“Daycare would open at 6:45 a.m. and close by 5 p.m — not open on weekends,” the flyer continues. “The site is approximately 19,400 square feet. This is a by-right application under a use permit. The preliminary drawings illustrate an attractive, glass-paneled contemporary and playful design for the school.”
The site is owned by Arlington businessman Brian Normile, of BCN Homes and Liberty Tavern, and would be leased to The Children’s School, according to the flyer. The Children’s School would temporarily move to Ballston during the approval and construction process, it says.
The flyer lists “impacts to Glebewood Historic District,” green space and tree coverage, and parking — the plan calls for 40 mostly underground parking spaces plus drop-off spaces — as some of the issues for further community discussion.
Photo via Google Maps
This week’s Arlington Pet of the Week is Gigi, a 3-year-old Bombay cat who enjoys wet food and strings of any kind.
Here is what her owner Alexandra had to say:
Gigi is a three-ish Bombay beauty who lives in Arlington, VA with her parents Frank and Alexandra. She has been a VA resident for longer than her parents and loves to show them how locals live. Gigi was adopted from Animal Welfare League of Arlington (AWLA) in September of 2016. Though barely older than a kitten herself, she had given birth to a litter of kittens prior to being adopted into the O’Donnell-Fee household. Still she has retained her kitten-like spirit and is conquering her remaining pregnancy fat by working out intensely at 3 a.m.
Gigi likes wet food in any fish flavor, strings of any kind, and her special chair in the living room. She does not like scratches on the butt or when new people neglect to greet her at the door. Her biggest dream is escaping down the hallway of the apartment floor she lives on, but she is afraid of the carpet. When she grows up, Gigi wants to be a celebrity chef mostly so she can sit around in the grocery bags.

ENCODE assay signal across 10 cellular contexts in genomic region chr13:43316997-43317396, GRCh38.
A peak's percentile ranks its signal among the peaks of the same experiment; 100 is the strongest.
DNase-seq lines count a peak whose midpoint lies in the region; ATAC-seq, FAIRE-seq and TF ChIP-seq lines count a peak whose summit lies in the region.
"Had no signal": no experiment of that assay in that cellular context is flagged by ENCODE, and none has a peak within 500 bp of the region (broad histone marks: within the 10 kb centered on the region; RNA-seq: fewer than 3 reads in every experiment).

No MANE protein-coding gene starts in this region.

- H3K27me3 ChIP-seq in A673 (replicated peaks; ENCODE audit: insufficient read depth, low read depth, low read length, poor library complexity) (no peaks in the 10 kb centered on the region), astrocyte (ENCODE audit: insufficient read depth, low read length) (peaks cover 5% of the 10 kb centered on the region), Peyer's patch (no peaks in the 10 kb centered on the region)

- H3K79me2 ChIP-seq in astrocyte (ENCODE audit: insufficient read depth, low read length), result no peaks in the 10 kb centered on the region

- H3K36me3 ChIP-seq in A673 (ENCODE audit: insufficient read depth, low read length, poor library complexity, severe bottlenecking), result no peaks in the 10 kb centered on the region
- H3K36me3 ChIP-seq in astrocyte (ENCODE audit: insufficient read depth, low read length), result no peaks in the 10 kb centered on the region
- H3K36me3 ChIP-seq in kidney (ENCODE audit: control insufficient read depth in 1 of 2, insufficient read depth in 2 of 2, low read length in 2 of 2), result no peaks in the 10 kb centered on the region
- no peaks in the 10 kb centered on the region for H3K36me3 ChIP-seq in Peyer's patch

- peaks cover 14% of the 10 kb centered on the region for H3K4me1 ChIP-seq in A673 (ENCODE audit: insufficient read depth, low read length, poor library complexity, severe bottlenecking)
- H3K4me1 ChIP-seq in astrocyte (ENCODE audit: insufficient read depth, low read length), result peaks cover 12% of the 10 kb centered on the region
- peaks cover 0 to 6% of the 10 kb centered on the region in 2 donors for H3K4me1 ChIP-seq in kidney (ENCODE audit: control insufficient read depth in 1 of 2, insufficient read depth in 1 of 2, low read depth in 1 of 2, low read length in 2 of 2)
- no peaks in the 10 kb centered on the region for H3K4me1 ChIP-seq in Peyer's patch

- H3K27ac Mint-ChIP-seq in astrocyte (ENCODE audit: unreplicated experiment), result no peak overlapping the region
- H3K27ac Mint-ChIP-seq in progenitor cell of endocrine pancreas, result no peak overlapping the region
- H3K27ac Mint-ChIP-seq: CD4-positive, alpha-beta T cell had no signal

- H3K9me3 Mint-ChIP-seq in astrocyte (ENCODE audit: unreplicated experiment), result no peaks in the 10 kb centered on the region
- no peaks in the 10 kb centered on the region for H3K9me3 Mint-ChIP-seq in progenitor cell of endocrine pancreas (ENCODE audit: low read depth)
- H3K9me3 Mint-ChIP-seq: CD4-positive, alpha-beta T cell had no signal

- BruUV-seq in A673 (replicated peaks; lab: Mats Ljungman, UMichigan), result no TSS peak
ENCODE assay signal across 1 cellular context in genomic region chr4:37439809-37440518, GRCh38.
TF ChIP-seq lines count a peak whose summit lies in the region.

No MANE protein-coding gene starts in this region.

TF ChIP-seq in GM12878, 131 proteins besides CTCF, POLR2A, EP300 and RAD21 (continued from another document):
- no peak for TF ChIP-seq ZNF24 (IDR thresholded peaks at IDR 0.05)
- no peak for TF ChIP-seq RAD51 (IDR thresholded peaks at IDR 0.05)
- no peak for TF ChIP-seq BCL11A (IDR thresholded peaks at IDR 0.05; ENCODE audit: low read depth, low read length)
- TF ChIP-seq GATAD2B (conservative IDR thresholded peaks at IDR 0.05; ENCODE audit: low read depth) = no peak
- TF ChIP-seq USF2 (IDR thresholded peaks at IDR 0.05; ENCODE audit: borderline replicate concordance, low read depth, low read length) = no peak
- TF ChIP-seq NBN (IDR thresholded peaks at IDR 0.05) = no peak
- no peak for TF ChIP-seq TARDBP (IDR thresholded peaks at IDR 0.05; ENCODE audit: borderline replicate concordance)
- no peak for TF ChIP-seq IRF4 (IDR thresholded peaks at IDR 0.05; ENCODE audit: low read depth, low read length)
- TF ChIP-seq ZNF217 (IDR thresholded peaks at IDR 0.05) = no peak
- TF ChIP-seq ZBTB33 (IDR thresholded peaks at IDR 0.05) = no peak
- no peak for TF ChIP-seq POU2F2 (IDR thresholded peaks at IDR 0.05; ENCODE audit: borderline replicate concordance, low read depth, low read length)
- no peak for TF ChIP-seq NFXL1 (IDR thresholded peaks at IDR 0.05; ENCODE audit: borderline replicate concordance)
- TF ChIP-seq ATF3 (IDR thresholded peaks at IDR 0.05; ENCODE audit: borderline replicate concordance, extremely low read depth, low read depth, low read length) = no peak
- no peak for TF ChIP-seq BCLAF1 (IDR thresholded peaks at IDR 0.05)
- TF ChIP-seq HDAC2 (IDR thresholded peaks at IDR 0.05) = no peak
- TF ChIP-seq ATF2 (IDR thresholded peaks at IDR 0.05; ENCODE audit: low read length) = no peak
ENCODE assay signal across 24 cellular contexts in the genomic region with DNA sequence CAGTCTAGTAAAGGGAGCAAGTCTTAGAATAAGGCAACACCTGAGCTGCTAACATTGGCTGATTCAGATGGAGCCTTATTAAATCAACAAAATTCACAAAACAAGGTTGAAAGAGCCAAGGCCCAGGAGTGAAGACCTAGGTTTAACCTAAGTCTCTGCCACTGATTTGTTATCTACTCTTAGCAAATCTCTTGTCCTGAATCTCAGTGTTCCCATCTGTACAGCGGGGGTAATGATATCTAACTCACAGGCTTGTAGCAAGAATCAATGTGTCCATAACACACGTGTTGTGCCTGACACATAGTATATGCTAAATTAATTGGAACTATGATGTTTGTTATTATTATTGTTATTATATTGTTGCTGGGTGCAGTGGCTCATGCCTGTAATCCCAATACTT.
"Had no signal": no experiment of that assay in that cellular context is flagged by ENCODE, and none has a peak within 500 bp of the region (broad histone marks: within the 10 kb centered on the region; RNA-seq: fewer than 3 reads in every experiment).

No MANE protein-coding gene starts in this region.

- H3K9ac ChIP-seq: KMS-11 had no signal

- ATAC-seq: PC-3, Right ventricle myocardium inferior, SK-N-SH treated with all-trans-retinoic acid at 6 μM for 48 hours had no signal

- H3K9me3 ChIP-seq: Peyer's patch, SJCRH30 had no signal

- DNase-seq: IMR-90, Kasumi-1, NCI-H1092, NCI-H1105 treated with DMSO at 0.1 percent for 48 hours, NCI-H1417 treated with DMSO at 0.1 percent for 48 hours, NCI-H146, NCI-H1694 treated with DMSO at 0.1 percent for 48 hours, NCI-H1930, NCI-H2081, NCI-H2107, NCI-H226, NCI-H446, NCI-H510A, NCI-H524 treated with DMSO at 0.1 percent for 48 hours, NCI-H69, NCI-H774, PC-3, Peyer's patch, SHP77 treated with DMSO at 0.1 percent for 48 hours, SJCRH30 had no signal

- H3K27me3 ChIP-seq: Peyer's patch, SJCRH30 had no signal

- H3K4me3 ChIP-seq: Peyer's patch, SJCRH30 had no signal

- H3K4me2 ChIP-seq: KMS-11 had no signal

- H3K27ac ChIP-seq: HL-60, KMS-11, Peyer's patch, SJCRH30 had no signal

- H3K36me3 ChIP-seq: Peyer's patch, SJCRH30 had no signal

Want your pet to be considered for the Arlington Pet of the Week? Email [email protected] with a 2-3 paragraph bio and at least 3-4 horizontally-oriented photos of your pet. Please don’t send vertical photos, they don’t fit in our photo galleries!
Each week’s winner receives a sample of dog or cat treats from our sponsor, Becky’s Pet Care, along with $100 in Becky’s Bucks. Becky’s Pet Care is the winner of six consecutive Angie’s List Super Service Awards, the National Association of Professional Pet Sitters’ 2013 Business of the Year and a proud supporter of the Arlington County Pawsitively Prepared Campaign.
Becky’s Pet Care provides professional dog walking and pet sitting in Arlington and all of Northern Virginia, as well as PetPrep training courses for Pet Care, CPR and emergency preparedness.
Arlington County is third in a list of places where most people were born out of state, bested only by two major retirement destinations.
A Bloomberg columnist posted the list, from U.S. Census data, yesterday.
Only 18.8 percent of Arlington’s residents were born in Virginia, according to the data. Among cities and places with more than 65,000 residents, Arlington is only outranked by Kissimmee, Florida, with 17.8 percent born in state, and The Villages, Florida, with 3 percent born in state.
Alexandria and Silver Spring were also near the top of the list, each with 20.2 percent of residents born in-state.
— Justin Fox (@foxjust) February 27, 2018
— Justin Fox (@foxjust) February 27, 2018
Major Orange and Silver Line Issues — Orange and Silver line Metro service has been restored but significant delays remain from an earlier disabled train at the Ballston station. [Washington Post, Twitter, Twitter]